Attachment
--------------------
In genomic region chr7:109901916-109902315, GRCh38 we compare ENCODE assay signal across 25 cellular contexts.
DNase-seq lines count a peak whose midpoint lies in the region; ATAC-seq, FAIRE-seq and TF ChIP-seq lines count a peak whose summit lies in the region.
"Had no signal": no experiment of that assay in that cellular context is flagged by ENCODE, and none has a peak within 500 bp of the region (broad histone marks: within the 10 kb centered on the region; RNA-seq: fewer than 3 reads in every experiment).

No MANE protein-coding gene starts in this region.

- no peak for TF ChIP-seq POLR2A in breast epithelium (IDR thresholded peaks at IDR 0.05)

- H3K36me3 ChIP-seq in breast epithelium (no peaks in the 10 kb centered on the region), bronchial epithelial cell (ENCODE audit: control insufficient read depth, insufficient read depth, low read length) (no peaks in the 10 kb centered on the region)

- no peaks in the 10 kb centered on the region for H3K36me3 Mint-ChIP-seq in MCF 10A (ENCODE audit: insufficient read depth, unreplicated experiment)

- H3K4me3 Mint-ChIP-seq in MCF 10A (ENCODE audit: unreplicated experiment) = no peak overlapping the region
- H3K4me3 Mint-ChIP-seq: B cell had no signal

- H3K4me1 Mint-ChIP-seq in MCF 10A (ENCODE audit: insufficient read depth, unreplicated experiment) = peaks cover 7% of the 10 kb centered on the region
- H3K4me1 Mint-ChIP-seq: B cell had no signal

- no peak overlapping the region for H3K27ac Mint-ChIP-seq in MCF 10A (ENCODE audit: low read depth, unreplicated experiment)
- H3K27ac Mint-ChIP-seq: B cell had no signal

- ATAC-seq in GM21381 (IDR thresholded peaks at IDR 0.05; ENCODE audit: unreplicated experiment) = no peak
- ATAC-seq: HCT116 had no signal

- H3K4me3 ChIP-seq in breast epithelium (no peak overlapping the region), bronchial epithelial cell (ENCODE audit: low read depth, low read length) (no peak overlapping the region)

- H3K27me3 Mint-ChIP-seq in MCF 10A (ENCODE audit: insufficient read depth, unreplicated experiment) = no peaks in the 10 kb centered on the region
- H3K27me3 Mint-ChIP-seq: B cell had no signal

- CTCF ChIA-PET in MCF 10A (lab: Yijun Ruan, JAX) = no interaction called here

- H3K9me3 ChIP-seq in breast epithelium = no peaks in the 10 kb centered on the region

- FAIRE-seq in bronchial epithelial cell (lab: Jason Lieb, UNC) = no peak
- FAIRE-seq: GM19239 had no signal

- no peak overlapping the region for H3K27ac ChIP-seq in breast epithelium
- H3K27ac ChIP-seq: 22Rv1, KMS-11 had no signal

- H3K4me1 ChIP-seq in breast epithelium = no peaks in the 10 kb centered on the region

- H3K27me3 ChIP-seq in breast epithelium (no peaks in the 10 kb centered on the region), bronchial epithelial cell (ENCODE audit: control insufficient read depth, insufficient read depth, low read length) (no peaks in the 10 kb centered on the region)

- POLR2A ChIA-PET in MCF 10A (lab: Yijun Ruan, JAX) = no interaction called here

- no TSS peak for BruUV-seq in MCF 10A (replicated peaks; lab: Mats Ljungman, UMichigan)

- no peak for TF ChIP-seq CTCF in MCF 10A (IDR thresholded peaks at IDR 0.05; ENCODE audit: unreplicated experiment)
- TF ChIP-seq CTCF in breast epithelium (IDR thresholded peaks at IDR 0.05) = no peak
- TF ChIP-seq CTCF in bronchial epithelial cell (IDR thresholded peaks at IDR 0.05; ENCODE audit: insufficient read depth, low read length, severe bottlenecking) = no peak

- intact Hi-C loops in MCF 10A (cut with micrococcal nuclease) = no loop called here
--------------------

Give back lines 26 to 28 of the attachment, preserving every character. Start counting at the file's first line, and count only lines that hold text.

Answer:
- H3K27me3 ChIP-seq in breast epithelium (no peaks in the 10 kb centered on the region), bronchial epithelial cell (ENCODE audit: control insufficient read depth, insufficient read depth, low read length) (no peaks in the 10 kb centered on the region)

- POLR2A ChIA-PET in MCF 10A (lab: Yijun Ruan, JAX) = no interaction called here

- no TSS peak for BruUV-seq in MCF 10A (replicated peaks; lab: Mats Ljungman, UMichigan)